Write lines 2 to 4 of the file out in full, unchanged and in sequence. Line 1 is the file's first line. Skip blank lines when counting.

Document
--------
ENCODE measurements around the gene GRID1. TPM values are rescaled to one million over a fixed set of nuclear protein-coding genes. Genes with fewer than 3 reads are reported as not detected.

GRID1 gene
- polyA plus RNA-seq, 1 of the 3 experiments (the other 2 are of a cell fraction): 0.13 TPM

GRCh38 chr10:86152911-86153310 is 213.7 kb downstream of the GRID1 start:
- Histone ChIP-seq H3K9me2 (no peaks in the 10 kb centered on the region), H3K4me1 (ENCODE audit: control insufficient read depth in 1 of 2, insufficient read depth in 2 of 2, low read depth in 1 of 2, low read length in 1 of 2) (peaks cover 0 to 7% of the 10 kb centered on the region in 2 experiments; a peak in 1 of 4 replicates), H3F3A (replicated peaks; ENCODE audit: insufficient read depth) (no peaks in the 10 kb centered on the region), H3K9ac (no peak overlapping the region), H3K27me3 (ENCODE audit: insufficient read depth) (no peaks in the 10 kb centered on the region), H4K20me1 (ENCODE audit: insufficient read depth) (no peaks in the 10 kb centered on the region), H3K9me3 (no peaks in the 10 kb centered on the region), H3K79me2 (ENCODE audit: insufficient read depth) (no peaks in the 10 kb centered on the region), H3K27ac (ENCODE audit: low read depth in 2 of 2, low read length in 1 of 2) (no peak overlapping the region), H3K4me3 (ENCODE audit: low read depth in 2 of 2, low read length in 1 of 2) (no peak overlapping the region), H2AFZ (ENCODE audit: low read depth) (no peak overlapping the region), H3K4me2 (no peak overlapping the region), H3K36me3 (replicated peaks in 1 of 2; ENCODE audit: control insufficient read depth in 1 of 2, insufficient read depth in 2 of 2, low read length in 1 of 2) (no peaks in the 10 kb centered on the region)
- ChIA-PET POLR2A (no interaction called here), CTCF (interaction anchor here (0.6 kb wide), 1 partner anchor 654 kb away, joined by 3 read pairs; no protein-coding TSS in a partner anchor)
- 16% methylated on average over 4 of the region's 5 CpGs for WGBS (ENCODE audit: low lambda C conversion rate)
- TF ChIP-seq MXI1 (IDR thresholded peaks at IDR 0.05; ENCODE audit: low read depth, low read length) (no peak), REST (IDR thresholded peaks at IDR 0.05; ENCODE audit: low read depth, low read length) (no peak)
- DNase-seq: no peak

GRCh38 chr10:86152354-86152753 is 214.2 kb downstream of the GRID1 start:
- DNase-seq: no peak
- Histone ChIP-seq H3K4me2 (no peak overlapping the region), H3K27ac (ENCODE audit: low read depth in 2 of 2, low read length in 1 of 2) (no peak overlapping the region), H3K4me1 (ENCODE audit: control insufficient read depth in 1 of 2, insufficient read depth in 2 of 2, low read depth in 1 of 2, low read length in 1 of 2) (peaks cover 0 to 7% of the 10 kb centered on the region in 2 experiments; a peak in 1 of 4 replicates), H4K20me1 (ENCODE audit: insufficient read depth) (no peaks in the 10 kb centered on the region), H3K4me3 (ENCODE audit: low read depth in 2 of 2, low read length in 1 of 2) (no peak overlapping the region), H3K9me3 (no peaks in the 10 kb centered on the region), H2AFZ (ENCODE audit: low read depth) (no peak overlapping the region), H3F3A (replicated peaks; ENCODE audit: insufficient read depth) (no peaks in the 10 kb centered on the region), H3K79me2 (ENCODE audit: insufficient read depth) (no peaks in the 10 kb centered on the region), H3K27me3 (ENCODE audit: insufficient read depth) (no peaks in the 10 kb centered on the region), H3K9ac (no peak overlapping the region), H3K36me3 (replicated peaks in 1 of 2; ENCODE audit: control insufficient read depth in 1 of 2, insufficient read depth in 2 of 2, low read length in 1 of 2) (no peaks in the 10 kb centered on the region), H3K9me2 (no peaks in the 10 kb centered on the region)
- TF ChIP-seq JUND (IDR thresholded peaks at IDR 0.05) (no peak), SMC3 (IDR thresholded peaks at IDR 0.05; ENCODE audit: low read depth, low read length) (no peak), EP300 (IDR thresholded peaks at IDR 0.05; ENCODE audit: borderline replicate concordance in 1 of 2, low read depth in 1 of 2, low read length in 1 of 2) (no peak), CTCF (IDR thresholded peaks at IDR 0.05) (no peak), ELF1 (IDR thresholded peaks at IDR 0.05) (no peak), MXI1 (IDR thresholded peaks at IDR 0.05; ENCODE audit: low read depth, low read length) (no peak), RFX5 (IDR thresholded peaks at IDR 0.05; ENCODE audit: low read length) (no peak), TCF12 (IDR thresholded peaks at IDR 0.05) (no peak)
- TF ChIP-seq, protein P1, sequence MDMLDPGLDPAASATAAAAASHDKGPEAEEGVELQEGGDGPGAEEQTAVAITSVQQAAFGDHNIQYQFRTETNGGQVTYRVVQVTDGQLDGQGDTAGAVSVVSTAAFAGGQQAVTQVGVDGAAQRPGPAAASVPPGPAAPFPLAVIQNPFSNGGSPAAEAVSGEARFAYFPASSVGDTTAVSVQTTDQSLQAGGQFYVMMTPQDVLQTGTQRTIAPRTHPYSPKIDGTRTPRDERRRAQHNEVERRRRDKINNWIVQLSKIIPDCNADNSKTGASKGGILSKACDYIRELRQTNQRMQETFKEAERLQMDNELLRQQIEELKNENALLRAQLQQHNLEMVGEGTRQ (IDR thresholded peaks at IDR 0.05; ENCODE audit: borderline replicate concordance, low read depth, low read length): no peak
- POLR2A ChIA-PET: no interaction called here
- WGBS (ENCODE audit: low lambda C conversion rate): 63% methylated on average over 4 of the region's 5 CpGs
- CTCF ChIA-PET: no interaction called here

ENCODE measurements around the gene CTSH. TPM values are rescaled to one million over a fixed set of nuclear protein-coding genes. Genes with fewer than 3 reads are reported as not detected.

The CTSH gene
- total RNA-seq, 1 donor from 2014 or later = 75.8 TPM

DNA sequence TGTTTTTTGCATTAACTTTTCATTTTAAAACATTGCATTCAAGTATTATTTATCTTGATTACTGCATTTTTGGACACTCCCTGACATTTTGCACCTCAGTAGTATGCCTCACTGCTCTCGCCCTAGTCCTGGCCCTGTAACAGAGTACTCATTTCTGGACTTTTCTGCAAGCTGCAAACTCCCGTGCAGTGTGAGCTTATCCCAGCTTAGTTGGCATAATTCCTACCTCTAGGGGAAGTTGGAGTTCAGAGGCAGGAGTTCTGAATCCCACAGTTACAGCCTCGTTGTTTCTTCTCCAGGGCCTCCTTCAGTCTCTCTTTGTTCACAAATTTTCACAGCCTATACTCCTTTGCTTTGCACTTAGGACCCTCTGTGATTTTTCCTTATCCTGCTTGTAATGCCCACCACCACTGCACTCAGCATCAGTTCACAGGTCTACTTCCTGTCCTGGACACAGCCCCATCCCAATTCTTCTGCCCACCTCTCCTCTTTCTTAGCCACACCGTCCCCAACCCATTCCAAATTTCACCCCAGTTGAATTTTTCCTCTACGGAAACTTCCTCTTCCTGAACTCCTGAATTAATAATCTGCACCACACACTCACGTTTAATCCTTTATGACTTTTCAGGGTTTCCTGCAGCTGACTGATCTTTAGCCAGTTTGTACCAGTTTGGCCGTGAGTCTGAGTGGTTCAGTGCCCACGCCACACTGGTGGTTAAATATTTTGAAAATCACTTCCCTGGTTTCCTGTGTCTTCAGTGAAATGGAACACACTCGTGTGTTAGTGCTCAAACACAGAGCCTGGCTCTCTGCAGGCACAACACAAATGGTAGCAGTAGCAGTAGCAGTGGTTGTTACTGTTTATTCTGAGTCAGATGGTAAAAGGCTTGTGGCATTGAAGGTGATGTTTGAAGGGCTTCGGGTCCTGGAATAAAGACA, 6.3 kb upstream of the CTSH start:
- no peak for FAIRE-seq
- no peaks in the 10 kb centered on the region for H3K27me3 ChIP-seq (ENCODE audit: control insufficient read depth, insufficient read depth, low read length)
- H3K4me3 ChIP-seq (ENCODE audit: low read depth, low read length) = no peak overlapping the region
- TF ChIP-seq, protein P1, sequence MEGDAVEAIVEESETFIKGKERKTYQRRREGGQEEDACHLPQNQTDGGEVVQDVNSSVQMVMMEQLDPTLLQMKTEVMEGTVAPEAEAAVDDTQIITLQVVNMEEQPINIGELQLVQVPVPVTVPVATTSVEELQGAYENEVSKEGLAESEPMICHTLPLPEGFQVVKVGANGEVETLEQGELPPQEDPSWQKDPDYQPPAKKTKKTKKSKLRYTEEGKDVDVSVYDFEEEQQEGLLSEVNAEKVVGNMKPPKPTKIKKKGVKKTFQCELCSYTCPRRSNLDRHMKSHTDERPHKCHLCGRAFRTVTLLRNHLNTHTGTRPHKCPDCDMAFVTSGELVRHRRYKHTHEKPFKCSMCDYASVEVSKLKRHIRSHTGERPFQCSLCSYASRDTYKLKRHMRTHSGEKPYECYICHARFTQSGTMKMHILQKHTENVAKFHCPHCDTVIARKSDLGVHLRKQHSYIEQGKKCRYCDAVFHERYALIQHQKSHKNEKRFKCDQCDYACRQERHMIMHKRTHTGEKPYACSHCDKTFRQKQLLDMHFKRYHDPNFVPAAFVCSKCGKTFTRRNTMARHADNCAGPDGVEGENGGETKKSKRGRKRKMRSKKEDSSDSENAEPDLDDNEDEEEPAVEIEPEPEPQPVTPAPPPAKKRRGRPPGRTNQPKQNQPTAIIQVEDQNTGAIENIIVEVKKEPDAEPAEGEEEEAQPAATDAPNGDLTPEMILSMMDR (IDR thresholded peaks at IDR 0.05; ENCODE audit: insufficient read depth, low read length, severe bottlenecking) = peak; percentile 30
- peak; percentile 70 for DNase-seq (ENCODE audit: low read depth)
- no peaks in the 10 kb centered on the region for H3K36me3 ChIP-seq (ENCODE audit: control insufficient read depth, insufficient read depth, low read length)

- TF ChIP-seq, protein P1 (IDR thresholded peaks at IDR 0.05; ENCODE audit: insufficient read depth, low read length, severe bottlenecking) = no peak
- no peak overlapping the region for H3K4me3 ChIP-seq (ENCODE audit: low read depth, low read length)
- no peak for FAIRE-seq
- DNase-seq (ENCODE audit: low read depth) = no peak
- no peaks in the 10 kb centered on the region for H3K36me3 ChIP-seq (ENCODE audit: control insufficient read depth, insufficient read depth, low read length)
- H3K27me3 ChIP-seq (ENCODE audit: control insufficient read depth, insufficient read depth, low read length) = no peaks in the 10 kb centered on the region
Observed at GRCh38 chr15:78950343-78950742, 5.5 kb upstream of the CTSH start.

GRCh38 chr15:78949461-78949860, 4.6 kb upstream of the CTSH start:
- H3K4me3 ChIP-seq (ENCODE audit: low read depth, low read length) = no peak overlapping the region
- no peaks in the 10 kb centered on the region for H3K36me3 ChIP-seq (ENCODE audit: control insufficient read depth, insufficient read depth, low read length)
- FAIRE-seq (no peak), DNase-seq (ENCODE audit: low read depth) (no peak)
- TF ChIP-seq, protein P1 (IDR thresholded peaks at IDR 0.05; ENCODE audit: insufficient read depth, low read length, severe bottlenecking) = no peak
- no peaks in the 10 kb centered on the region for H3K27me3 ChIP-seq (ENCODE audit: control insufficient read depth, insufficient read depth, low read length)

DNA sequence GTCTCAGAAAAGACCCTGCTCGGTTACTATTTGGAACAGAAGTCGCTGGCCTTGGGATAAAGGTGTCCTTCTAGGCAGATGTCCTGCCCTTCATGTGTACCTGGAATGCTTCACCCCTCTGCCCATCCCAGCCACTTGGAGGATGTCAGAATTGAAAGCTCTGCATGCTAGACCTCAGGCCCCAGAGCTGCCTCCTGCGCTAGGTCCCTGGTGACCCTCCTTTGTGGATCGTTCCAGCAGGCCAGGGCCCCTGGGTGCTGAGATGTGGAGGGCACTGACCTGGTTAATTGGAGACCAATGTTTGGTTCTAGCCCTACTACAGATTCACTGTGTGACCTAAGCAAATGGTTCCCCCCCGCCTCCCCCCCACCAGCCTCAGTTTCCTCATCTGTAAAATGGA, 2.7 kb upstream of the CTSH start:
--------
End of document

GRID1 gene
- polyA plus RNA-seq, 1 of the 3 experiments (the other 2 are of a cell fraction): 0.13 TPM

GRCh38 chr10:86152911-86153310 is 213.7 kb downstream of the GRID1 start: